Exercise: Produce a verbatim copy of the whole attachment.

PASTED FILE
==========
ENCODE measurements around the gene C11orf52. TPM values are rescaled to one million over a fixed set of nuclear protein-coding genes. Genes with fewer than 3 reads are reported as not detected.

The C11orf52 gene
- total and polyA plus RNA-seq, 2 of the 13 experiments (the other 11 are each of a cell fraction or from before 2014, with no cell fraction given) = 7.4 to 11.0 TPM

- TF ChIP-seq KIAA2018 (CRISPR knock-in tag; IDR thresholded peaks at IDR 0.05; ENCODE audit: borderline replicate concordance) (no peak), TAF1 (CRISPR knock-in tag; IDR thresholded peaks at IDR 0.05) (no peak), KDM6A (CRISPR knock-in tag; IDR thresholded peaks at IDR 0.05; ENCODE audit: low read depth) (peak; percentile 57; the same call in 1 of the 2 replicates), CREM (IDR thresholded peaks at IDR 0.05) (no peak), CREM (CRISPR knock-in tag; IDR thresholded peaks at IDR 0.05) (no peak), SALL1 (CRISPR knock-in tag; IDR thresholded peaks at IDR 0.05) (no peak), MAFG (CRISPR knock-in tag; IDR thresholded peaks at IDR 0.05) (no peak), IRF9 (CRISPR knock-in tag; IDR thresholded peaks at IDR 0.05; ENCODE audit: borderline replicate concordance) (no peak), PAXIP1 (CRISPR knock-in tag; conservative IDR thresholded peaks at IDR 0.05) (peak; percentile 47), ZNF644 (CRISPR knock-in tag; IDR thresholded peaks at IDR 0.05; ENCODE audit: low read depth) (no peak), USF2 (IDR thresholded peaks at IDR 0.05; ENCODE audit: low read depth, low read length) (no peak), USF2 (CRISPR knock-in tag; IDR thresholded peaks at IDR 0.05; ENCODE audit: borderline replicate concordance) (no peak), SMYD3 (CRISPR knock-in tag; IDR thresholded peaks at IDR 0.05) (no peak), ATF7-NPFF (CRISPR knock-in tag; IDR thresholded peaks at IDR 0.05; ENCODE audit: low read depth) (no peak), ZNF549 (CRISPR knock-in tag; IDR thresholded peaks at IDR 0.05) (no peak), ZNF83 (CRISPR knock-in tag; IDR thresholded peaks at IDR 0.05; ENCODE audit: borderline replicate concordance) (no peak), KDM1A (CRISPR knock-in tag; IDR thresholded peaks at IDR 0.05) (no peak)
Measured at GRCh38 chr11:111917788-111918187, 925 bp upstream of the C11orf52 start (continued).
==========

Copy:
ENCODE measurements around the gene C11orf52. TPM values are rescaled to one million over a fixed set of nuclear protein-coding genes. Genes with fewer than 3 reads are reported as not detected.

The C11orf52 gene
- total and polyA plus RNA-seq, 2 of the 13 experiments (the other 11 are each of a cell fraction or from before 2014, with no cell fraction given) = 7.4 to 11.0 TPM

- TF ChIP-seq KIAA2018 (CRISPR knock-in tag; IDR thresholded peaks at IDR 0.05; ENCODE audit: borderline replicate concordance) (no peak), TAF1 (CRISPR knock-in tag; IDR thresholded peaks at IDR 0.05) (no peak), KDM6A (CRISPR knock-in tag; IDR thresholded peaks at IDR 0.05; ENCODE audit: low read depth) (peak; percentile 57; the same call in 1 of the 2 replicates), CREM (IDR thresholded peaks at IDR 0.05) (no peak), CREM (CRISPR knock-in tag; IDR thresholded peaks at IDR 0.05) (no peak), SALL1 (CRISPR knock-in tag; IDR thresholded peaks at IDR 0.05) (no peak), MAFG (CRISPR knock-in tag; IDR thresholded peaks at IDR 0.05) (no peak), IRF9 (CRISPR knock-in tag; IDR thresholded peaks at IDR 0.05; ENCODE audit: borderline replicate concordance) (no peak), PAXIP1 (CRISPR knock-in tag; conservative IDR thresholded peaks at IDR 0.05) (peak; percentile 47), ZNF644 (CRISPR knock-in tag; IDR thresholded peaks at IDR 0.05; ENCODE audit: low read depth) (no peak), USF2 (IDR thresholded peaks at IDR 0.05; ENCODE audit: low read depth, low read length) (no peak), USF2 (CRISPR knock-in tag; IDR thresholded peaks at IDR 0.05; ENCODE audit: borderline replicate concordance) (no peak), SMYD3 (CRISPR knock-in tag; IDR thresholded peaks at IDR 0.05) (no peak), ATF7-NPFF (CRISPR knock-in tag; IDR thresholded peaks at IDR 0.05; ENCODE audit: low read depth) (no peak), ZNF549 (CRISPR knock-in tag; IDR thresholded peaks at IDR 0.05) (no peak), ZNF83 (CRISPR knock-in tag; IDR thresholded peaks at IDR 0.05; ENCODE audit: borderline replicate concordance) (no peak), KDM1A (CRISPR knock-in tag; IDR thresholded peaks at IDR 0.05) (no peak)
Measured at GRCh38 chr11:111917788-111918187, 925 bp upstream of the C11orf52 start (continued).